Carcano Modello 1891 infantry rifle
|Place of origin||Kingdom of Italy|
|In service||1891–1981 (Italy)
|Used by||See Users|
|Number built||2,063,750–3,000,000 of all variants|
|Variants||Long rifle, short rifle, cavalry carbine, special troops' carbine
|Specifications (Fucile mod. 91)|
|Weight||3.9 kg (8.6 lb)|
|Length||1,285 mm (50.6 in)|
|Barrel length||780 mm (30.7 in)|
|Muzzle velocity||700 m/s (2,300 ft/s)|
|Effective firing range||1,000 m (1,100 yd)|
|Feed system||6 round integral magazine, loaded with an en-bloc clip|
Carcano is the frequently used name for a series of Italian bolt-action, magazine-fed, repeating military rifles and carbines. Introduced in 1891, this rifle was chambered for the rimless 6.5×52mm Carcano cartridge (Cartuccia Modello 1895). It was developed by the chief technician Salvatore Carcano at the Turin Army Arsenal in 1890 and called the Modello (model) 91 or simply M91. Successively replacing the previous Vetterli-Vitali rifles and carbines in 10.35×47mmR, it was produced from 1892 to 1945. The M91 was used in both rifle (fucile) and carbine (moschetto) form by most Italian troops during the First World War and by Italian and some German forces during the Second World War. The rifle was also used during the Winter War by Finland, and again by regular and irregular forces in Syria, Libya, Tunisia, and Algeria during various postwar conflicts in those countries.
The Type I Carcano rifle was produced by Italy for the Japanese Empire prior to World War II. After the invasion of China, all Arisaka production was required for use of the Imperial Army, so the Imperial Navy contracted with Italy for this weapon in 1937. The Type I is based on the Type 38 rifle and uses a Carcano action, but retains the Arisaka/Mauser type 5-round box magazine. The Type I was used primarily by Japanese Imperial Naval Forces and was chambered for the Japanese 6.5×50mm Arisaka cartridge. Approximately 60,000 Type I rifles were produced by Italian arsenals for Japan.
A Carcano Model 91/38 was used in the 1963 assassination of John F. Kennedy.
Although this rifle is often called "Mannlicher–Carcano", especially in American parlance, neither that designation nor the name "Mauser–Parravicino" is correct. Its official designation in Italian is simply Modello 1891, or M91 ("il novantuno"). The magazine system uses en bloc charger clips which were originally developed and patented by Ferdinand Mannlicher, but the actual shape and design of the Carcano clip is derived from the German Model 1888 Commission Rifle.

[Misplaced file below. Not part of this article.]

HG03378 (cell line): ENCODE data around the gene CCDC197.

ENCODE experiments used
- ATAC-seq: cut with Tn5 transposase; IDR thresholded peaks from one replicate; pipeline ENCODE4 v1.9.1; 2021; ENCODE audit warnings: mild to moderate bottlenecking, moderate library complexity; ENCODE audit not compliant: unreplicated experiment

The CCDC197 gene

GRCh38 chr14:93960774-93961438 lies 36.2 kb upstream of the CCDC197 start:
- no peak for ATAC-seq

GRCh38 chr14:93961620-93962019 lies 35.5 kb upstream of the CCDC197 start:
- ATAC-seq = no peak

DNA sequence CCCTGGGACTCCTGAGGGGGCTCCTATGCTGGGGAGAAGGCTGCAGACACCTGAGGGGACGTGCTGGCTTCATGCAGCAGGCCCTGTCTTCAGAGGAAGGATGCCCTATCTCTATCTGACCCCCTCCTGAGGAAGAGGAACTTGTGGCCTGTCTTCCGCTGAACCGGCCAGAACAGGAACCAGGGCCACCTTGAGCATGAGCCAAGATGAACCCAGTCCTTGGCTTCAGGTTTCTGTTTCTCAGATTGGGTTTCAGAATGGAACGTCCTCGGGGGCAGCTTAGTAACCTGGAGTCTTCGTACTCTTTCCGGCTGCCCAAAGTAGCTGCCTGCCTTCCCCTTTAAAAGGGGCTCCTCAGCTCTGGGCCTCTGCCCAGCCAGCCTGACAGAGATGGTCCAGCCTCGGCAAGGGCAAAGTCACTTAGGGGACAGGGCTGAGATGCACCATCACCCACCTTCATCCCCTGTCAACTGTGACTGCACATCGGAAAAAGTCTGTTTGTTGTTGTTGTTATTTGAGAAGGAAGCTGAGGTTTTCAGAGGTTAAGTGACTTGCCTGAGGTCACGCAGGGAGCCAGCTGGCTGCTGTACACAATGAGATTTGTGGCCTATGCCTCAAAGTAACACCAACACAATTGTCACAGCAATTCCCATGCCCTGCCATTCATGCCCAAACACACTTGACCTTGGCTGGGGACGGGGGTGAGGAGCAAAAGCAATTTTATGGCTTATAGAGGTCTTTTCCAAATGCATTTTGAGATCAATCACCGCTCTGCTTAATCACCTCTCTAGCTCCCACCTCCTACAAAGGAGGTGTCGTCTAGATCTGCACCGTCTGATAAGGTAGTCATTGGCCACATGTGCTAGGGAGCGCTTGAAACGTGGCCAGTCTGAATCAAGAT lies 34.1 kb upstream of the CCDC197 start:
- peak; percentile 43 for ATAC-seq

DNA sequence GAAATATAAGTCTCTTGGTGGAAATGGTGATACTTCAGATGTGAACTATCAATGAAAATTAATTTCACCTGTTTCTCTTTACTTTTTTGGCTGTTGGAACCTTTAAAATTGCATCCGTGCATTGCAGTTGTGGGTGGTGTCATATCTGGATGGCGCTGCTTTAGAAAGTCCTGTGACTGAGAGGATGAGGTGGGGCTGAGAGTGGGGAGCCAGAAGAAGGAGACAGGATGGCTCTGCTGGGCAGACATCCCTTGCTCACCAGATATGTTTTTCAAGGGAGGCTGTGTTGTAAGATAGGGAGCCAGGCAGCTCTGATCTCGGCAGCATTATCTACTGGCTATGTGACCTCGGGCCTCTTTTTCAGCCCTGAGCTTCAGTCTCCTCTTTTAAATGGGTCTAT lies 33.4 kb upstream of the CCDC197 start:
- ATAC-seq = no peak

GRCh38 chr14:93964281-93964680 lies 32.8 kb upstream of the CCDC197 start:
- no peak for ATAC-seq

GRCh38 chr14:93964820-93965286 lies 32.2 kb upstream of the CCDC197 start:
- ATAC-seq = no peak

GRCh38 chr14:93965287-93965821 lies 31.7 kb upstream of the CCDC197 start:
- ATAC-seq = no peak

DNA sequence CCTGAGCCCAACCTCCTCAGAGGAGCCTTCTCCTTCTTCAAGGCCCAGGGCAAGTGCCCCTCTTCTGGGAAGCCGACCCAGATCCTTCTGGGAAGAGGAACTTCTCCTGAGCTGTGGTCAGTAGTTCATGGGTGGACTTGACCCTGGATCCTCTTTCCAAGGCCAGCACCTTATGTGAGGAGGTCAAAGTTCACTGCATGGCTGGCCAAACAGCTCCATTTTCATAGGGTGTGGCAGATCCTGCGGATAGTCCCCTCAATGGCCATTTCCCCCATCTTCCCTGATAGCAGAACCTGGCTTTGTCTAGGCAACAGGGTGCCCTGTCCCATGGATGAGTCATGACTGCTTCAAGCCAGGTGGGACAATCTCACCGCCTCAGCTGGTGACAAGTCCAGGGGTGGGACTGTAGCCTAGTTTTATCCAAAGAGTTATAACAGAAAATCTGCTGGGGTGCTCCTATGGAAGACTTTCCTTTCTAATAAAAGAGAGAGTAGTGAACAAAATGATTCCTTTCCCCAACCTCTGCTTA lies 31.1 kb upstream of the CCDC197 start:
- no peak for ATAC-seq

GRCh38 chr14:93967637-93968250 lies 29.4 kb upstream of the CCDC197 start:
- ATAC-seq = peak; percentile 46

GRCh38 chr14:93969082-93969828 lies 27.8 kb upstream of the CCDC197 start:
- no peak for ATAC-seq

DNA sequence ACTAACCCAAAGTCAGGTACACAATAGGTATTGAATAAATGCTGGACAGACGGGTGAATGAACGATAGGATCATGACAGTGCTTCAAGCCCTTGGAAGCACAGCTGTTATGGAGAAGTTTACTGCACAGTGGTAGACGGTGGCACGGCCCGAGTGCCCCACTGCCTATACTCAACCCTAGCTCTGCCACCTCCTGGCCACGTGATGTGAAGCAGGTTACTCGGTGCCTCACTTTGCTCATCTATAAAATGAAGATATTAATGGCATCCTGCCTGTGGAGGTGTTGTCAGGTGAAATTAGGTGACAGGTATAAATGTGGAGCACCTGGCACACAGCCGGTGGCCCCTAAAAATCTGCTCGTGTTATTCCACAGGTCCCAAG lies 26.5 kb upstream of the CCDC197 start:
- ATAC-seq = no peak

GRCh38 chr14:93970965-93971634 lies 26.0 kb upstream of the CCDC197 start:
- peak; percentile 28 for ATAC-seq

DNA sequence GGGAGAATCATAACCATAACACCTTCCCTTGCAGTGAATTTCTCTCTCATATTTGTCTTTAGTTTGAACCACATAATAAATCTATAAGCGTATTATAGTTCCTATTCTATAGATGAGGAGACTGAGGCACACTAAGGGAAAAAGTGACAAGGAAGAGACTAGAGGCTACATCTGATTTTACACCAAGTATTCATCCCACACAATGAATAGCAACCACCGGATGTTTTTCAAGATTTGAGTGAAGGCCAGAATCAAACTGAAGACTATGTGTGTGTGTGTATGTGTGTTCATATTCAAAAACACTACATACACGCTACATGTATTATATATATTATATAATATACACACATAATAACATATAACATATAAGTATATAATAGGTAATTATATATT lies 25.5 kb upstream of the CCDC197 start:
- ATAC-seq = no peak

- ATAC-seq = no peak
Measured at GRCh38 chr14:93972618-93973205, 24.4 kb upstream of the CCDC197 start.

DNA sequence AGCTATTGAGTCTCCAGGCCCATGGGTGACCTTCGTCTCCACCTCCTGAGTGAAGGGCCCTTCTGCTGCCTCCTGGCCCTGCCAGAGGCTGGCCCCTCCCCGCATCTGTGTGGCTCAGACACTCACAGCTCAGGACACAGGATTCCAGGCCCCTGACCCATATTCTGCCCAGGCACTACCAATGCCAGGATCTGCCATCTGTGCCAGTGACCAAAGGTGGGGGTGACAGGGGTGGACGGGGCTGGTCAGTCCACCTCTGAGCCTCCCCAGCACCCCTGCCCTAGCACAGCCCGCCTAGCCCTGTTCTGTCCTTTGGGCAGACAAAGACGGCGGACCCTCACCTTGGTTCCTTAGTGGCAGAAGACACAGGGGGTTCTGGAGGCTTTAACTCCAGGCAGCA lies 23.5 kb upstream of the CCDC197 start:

Until 1938, all M91 rifles and carbines were chambered for the rimless 6.5×52mm Modello 1895 cartridge, using a round-nose metal case bullet of 160 grains weight at approximately 2,000-2,400 ft/s muzzle velocity, depending upon barrel length. At least one small arms authority noted inconsistencies in powder types in arsenal-loaded 6.5×52mm military ammunition, often with different powder types and ammunition lots intermixed within a single clip of ammunition. The practice of intermixing powder types and ammunition lots in clipped rifle ammunition was generally avoided by arsenals of other nations, as it generally resulted in varying bullet velocities and excessive bullet dispersion on the target.
After reports of inadequate performance at both short and long ranges during the campaigns in Italian North Africa (1924-1934), and the Second Italo-Abyssinian War (1934), the Italian army introduced a new short rifle in 1938, the Modello 1938, together with a new cartridge in 7.35×51mm caliber. In addition to the slightly larger caliber, Italian ordnance designers introduced a spitzer-type bullet for the new cartridge, with the tip filled with aluminum to produce an unstable (tumbling) projectile upon impact in soft tissue (a design most likely copied from the .303 British Mk VII bullet).